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Minivans carry as many as seven passengers, and compared wit

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Minivans carry as many as seven passengers, and compared with sport ut [#permalink]

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New post 08 May 2010, 15:36
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Minivans carry as many as seven passengers, and compared with sport utility vehicles, most cost less, get better gas mileage, and make it easy for passengers to get in and out, and have a smoother, more car-like ride.

(A) and make it easy for passengers to get in and out

(B) and allow passengers to get in and out easily

(C) and allow passengers to get in and out more easily

(D) make it easier for passengers when getting in and out

(E) allow passengers to get in and out more easily


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Hi,

here is a question from GMAT Prep 2

I got the question correct, however, when I was reviewing it, I wasn't sure why the correct answer cannot be "D"

can someone explain the difference between D & E?

thanks,
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Re: Minivans carry as many as seven passengers, and compared with sport ut [#permalink]

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New post 09 May 2010, 07:16
MontrealLady wrote:
Hi,

here is a question from GMAT Prep 2

I got the question correct, however, when I was reviewing it, I wasn't sure why the correct answer cannot be "D"

can someone explain the difference between D & E?

thanks,

In D , after when I would expect a clause, here it's working as a phrase. getting in and getting out should not be split i believe. I would have prefered if the optin was as - make it easier for passengers to get in or get out
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Re: Minivans carry as many as seven passengers, and compared with sport ut [#permalink]

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New post 23 May 2010, 00:57
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Good job getting rid of A, B, and C for clear list structure/parallelism violations--there are extraneous appearances of "and" in all three, and there is an absence of the comparison marker "more" in A and B.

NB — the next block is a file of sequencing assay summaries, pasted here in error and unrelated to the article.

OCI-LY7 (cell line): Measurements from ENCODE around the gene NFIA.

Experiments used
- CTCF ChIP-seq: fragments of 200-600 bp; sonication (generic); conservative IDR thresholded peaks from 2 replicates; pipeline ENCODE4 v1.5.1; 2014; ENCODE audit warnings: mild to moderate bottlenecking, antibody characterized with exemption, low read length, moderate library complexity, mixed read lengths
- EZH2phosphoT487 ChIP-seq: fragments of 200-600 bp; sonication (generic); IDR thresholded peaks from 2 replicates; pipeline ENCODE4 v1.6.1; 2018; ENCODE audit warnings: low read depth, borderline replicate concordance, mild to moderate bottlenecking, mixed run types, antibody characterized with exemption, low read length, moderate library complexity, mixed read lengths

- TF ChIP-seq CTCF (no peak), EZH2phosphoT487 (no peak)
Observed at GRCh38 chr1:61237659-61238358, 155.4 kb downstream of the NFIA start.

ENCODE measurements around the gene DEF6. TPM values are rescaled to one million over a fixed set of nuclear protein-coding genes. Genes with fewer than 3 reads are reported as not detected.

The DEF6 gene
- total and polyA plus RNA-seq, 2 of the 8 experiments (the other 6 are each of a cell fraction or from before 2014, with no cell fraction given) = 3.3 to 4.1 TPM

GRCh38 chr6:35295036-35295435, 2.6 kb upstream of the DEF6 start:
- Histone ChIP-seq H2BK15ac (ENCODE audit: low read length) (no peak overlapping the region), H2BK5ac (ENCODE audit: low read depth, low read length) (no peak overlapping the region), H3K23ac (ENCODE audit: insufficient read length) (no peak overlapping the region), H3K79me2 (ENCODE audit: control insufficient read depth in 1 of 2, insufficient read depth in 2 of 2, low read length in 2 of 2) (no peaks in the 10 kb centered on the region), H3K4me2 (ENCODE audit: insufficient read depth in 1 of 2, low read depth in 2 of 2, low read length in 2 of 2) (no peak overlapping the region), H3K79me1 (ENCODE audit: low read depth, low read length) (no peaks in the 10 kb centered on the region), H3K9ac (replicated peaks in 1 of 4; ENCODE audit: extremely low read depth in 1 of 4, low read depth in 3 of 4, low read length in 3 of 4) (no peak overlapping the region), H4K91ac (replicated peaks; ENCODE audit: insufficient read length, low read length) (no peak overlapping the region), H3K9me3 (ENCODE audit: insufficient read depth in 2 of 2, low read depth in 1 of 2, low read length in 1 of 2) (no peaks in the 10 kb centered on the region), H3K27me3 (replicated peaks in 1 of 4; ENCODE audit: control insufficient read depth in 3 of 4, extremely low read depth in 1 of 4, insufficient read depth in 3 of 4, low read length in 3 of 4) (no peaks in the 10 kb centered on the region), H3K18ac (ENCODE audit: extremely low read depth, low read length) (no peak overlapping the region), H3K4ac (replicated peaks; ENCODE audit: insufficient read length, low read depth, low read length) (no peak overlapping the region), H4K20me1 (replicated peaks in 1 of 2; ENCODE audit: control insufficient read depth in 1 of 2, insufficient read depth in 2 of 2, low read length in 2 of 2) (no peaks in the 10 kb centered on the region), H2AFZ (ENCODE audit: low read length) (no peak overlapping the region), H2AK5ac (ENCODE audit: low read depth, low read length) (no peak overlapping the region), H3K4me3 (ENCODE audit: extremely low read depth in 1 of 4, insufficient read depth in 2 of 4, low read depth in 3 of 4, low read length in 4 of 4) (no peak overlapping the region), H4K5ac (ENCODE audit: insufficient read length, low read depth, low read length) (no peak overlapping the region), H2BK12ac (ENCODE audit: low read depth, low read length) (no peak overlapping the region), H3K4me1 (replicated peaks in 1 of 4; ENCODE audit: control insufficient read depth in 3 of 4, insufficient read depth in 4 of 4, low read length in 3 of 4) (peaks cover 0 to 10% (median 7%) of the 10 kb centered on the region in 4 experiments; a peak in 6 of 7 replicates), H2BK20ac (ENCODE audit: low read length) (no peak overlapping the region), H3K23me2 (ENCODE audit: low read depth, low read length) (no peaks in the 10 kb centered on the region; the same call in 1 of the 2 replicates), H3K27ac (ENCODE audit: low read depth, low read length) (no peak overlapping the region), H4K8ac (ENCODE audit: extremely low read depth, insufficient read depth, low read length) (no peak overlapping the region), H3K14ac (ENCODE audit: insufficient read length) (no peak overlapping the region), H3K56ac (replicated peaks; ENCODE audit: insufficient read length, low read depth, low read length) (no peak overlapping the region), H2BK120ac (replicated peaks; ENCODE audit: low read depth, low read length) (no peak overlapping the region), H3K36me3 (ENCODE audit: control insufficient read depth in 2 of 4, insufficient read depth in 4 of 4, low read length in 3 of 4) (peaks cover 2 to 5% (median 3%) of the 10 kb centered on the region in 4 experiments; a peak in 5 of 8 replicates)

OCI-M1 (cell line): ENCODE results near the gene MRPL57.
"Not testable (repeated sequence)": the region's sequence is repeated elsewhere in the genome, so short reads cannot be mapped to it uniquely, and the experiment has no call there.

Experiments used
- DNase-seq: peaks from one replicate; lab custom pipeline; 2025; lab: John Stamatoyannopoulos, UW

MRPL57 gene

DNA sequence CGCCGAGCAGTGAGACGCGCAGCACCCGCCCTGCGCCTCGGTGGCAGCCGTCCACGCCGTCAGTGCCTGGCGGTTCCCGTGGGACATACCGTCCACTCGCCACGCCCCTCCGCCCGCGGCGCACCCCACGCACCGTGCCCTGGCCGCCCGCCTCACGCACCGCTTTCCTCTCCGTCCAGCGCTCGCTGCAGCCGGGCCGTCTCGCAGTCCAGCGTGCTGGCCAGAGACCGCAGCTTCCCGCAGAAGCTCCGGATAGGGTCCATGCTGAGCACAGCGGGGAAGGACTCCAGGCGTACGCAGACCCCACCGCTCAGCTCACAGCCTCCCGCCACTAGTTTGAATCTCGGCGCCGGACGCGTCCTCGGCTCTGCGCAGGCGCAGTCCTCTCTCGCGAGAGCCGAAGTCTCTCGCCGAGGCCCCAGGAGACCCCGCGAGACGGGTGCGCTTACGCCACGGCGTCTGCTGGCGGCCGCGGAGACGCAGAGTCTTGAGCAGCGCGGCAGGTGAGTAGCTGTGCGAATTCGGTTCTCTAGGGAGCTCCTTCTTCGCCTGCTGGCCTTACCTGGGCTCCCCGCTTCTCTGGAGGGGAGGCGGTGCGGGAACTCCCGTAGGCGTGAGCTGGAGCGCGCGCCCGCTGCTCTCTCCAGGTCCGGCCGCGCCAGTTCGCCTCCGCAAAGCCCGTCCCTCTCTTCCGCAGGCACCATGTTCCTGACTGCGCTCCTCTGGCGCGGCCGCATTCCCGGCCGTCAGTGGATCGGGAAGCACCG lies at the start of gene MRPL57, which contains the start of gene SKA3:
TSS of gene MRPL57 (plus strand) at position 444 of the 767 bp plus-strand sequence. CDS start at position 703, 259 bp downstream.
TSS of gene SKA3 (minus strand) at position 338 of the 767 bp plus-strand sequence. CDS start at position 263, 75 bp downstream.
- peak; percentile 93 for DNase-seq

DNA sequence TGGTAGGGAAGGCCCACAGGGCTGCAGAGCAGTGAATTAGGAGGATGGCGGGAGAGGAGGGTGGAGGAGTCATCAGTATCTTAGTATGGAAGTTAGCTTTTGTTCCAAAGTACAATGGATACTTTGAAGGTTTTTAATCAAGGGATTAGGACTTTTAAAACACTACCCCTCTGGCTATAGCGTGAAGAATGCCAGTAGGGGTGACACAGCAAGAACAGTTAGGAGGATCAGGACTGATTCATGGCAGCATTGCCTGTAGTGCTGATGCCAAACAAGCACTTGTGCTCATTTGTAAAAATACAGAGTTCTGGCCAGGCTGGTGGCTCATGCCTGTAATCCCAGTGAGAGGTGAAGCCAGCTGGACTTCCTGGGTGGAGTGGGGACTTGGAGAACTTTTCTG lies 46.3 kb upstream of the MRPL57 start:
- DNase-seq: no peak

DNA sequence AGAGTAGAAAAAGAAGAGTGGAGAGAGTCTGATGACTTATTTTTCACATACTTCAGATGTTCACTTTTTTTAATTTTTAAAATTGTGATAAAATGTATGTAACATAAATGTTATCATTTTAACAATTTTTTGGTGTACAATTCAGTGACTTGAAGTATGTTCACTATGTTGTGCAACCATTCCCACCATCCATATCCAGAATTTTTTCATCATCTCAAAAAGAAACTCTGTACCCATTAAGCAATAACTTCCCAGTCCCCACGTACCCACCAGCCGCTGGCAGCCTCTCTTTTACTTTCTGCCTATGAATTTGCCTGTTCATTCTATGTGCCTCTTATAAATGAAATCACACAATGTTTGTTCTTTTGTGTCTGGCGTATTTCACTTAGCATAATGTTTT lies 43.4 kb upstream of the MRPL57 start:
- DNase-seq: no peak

"When" is indeed usually followed by a clause, although sometimes this clause can appear in reduced form, without the verb "to be" ("When in Rome...do as the Romans do").

One more point about choice D: the expected idiom, as the previous poster included in his/her preferred option, is "make it easy (for someone) TO" do something. The thing that is "made easier" in this case is the action of getting in and out . With "when" replacing the proper preposition "to," the meaning of the sentence becomes unclear. What is the "it" that is made easier for the passengers?

Hope this helps.

PS I don't have a problem with the phrase "getting in and out."
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Minivans carry as many as seven passengers, and compared wit [#permalink]

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New post Updated on: 20 May 2018, 01:42
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Minivans carry as many as seven passengers, and compared with sport utility vehicles, most cost less, get better gas mileage, and make it easy for passengers to get in and out, and have a smoother, more car-like ride.

(A) and make it easy for passengers to get in and out

(B) and allow passengers to get in and out easily

(C) and allow passengers to get in and out more easily

(D) make it easier for passengers when getting in and out

(E) allow passengers to get in and out more easily

Option C is incorrect because the list isn't finished and this option shows the start of a new list?
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Originally posted by fozzzy on 22 Jul 2013, 05:41.
Last edited by Bunuel on 20 May 2018, 01:42, edited 2 times in total.
Edited the question.
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Re: Minivans carry as many as seven passengers, and compared wit [#permalink]